The 193 member countries of the United Nations General Assembly have agreed to cut the world organization's budget -- for just the second time in the past 50 years.
Under an accord reached on December 24, the UN's two-year 2012-13 budget was set at $5.15 billion -- down from $5.41 billion in 2010-11.
That represents a cut of about 5 percent.
Reports say the United States, which pays more than 20 percent of the UN budget, and debt-hit European countries had supported imposing cuts, while developing countries had called for previous spending levels to be maintained.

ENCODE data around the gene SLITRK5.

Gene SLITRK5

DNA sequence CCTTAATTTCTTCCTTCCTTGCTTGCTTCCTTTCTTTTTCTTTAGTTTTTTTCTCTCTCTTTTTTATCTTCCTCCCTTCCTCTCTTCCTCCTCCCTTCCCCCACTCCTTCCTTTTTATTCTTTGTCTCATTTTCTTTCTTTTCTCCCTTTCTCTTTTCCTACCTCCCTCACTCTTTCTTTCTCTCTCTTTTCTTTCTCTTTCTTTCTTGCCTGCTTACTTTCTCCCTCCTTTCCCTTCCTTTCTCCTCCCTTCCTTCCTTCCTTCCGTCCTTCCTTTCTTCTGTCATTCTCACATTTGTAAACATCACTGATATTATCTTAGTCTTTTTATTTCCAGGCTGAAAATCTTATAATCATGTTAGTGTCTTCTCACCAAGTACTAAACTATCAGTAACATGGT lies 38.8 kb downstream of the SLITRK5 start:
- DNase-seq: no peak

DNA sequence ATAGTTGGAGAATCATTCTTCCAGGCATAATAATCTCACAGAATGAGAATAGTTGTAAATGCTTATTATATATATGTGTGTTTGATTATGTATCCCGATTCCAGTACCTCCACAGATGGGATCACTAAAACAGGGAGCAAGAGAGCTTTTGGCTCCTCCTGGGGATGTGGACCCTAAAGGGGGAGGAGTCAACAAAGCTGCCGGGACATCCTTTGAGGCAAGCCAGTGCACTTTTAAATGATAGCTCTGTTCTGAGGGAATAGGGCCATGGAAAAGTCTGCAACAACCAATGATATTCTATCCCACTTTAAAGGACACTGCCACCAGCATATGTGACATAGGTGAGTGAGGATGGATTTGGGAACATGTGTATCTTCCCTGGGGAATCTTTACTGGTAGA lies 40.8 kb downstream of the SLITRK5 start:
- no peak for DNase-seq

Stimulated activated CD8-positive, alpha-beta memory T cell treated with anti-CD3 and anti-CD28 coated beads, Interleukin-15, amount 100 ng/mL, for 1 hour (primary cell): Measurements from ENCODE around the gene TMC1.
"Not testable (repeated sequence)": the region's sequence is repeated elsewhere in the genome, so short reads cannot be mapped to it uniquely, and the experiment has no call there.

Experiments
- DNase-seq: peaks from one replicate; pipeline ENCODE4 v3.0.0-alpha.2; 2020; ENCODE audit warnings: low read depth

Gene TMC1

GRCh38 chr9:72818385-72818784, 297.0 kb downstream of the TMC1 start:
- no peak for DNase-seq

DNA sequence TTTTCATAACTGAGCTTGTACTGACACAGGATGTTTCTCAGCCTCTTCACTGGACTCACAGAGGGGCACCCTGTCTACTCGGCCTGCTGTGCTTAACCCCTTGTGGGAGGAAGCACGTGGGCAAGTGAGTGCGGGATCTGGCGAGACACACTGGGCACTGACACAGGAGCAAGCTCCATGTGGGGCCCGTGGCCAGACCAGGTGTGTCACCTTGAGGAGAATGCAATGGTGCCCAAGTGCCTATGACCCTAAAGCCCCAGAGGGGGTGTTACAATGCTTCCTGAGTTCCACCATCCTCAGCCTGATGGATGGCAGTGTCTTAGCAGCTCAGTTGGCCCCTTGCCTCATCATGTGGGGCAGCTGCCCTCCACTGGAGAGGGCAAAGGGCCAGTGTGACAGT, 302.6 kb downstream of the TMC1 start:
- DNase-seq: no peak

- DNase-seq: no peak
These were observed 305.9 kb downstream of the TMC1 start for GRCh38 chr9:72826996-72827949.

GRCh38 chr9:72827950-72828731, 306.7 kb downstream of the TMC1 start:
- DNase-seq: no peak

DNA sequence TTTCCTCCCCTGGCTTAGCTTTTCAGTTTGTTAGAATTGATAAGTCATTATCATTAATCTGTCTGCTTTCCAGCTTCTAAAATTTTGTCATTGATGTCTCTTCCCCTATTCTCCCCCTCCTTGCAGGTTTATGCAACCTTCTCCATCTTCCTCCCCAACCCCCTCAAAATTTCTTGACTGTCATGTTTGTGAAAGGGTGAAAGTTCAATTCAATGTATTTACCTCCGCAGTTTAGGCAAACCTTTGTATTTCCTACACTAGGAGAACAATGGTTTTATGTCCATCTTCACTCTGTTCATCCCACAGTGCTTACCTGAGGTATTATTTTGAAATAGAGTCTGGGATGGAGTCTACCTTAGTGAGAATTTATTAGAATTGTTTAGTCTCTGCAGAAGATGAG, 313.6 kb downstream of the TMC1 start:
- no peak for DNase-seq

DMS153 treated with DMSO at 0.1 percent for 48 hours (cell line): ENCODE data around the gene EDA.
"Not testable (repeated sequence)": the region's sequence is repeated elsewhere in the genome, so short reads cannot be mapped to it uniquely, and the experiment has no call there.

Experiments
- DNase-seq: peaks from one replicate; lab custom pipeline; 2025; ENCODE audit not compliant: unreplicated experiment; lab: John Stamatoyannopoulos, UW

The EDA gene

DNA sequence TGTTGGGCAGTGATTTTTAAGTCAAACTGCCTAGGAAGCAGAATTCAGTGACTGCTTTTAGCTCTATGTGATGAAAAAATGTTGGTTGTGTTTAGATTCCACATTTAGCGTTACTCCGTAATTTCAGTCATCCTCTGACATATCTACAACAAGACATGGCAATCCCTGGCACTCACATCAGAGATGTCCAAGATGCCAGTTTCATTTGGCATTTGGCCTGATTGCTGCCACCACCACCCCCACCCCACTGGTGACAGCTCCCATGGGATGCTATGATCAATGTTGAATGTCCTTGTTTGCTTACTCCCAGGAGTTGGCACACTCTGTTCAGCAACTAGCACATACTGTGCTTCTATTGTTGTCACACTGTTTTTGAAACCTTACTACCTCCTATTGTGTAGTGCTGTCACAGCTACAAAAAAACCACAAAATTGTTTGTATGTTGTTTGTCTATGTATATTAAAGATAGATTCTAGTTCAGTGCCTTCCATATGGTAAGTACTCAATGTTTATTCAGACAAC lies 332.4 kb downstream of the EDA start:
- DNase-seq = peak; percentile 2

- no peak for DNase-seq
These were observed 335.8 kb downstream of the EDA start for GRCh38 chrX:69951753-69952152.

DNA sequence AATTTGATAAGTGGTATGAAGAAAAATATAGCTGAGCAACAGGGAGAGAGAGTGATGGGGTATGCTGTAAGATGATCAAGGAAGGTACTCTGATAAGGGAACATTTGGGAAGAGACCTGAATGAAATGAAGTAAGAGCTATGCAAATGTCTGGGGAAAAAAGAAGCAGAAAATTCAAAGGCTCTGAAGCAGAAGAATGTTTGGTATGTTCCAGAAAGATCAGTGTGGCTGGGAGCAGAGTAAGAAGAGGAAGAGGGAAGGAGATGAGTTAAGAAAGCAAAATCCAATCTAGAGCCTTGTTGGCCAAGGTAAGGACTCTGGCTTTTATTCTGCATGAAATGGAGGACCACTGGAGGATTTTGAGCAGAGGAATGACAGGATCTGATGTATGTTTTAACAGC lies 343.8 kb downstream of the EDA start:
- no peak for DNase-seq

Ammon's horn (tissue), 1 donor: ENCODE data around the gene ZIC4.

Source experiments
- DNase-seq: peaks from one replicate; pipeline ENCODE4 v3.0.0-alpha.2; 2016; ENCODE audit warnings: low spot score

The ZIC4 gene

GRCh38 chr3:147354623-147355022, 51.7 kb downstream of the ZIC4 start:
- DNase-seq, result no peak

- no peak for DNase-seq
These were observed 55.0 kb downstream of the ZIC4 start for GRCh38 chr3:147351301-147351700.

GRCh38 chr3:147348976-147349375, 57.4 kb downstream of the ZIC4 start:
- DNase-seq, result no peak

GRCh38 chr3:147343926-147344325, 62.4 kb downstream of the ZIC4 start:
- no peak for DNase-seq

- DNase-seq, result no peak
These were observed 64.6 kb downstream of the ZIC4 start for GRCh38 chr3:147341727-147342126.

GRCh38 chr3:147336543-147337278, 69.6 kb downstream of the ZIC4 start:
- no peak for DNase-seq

UN Secretary-General Ban Ki-moon welcomed the accord, but acknowledged that the negotiations were "especially difficult," because "governments and people everywhere are struggling" with economic hardship.
Ban pledged more budget decreases in the future, saying the UN must "cut fat."
U.S. negotiator Joseph Torsella said the accord marks "the first time since 1998 -- and only the second time in the last 50 years -- that the UN regular budget has declined in comparison to the previous budget's actual expenses."
compiled from agency reports